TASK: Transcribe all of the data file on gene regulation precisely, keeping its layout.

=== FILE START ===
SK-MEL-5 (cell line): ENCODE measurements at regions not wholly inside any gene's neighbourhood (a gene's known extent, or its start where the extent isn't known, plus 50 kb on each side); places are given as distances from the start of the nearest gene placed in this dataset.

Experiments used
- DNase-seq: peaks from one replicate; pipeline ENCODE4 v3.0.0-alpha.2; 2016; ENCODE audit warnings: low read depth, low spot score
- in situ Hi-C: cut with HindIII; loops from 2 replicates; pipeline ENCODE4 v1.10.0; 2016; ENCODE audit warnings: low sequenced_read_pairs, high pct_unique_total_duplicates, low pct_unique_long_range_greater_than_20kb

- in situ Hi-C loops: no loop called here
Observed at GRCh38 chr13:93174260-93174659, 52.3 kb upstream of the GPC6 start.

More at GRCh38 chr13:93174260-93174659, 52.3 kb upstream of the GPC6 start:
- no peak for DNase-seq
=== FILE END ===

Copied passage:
SK-MEL-5 (cell line): ENCODE measurements at regions not wholly inside any gene's neighbourhood (a gene's known extent, or its start where the extent isn't known, plus 50 kb on each side); places are given as distances from the start of the nearest gene placed in this dataset.

Experiments used
- DNase-seq: peaks from one replicate; pipeline ENCODE4 v3.0.0-alpha.2; 2016; ENCODE audit warnings: low read depth, low spot score
- in situ Hi-C: cut with HindIII; loops from 2 replicates; pipeline ENCODE4 v1.10.0; 2016; ENCODE audit warnings: low sequenced_read_pairs, high pct_unique_total_duplicates, low pct_unique_long_range_greater_than_20kb

- in situ Hi-C loops: no loop called here
Observed at GRCh38 chr13:93174260-93174659, 52.3 kb upstream of the GPC6 start.

More at GRCh38 chr13:93174260-93174659, 52.3 kb upstream of the GPC6 start:
- no peak for DNase-seq